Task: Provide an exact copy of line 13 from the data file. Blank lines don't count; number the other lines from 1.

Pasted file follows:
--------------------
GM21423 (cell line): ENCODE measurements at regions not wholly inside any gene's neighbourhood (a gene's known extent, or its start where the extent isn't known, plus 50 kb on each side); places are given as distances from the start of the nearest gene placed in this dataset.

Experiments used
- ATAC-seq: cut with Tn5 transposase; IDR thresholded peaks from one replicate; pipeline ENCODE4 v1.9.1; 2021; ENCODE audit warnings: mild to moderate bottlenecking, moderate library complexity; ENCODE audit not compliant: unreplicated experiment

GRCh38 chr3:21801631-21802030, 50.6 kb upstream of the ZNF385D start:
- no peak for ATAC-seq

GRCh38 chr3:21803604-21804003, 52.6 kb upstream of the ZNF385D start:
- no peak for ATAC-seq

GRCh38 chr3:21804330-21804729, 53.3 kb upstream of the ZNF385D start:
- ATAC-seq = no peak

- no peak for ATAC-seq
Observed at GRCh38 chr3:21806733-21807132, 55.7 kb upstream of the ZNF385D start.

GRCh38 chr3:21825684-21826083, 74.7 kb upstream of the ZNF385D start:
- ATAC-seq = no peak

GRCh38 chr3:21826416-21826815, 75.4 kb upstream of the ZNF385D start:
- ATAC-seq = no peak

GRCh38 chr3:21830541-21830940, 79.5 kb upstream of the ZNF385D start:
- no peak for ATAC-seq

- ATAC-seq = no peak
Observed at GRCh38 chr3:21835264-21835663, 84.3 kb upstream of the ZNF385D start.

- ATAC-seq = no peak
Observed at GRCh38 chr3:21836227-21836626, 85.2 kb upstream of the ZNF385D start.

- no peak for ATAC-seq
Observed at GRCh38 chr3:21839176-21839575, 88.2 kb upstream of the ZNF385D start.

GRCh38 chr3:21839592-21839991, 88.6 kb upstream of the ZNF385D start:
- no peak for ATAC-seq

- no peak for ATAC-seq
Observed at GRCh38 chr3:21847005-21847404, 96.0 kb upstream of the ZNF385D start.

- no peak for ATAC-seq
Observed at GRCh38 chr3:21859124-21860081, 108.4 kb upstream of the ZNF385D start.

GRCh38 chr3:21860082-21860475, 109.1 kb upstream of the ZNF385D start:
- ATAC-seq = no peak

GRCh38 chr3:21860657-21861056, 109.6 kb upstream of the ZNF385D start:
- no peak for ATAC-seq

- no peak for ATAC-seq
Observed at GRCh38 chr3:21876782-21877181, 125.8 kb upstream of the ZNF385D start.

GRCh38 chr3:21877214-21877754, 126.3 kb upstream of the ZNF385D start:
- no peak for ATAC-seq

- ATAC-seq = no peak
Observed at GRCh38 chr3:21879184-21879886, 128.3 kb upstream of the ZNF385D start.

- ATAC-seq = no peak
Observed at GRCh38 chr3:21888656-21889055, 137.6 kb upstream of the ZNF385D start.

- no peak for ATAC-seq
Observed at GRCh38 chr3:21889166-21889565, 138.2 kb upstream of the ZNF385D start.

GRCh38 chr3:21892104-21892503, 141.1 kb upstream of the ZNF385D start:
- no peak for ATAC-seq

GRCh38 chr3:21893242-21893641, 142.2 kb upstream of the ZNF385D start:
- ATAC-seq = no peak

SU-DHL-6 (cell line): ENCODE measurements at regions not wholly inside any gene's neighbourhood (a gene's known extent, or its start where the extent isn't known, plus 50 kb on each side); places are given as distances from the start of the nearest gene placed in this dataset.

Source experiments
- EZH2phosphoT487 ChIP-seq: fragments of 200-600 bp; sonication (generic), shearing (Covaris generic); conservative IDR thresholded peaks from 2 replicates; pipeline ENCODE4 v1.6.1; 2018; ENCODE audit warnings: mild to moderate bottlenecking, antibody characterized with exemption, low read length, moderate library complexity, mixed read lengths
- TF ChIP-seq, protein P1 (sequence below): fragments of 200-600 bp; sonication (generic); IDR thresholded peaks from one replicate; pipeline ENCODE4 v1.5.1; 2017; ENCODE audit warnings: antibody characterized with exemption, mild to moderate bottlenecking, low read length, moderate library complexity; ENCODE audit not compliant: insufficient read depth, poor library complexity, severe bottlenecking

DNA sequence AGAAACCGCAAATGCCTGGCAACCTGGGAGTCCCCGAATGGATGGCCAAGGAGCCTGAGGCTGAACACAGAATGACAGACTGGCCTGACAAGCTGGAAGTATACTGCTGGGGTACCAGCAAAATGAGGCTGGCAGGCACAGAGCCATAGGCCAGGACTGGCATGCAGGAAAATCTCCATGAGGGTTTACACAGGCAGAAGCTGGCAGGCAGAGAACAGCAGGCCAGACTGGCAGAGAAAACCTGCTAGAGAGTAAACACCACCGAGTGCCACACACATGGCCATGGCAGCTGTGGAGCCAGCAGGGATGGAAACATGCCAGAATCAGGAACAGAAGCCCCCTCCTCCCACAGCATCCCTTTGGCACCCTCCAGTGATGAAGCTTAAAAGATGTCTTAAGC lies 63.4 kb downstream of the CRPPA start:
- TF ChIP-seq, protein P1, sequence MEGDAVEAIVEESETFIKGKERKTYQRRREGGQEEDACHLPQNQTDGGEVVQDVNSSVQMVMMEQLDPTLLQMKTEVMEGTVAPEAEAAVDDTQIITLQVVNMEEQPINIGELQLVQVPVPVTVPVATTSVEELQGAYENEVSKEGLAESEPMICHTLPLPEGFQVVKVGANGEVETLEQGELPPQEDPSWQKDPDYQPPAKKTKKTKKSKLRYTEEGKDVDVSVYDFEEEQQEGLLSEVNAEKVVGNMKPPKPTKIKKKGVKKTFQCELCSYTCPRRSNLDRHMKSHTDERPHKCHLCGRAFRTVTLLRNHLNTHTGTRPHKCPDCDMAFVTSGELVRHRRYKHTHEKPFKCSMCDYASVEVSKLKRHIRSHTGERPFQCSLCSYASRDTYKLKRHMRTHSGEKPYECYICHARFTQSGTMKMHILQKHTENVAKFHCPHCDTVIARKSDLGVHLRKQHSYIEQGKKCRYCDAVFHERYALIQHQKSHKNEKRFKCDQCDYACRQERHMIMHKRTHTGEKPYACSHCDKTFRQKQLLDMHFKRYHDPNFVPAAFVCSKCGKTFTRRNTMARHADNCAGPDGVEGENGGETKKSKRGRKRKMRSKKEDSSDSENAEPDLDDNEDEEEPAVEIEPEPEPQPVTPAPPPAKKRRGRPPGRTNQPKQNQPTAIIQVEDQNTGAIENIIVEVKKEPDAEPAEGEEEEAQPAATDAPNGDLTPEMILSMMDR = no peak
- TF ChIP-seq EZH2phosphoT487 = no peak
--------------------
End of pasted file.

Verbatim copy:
- ATAC-seq = no peak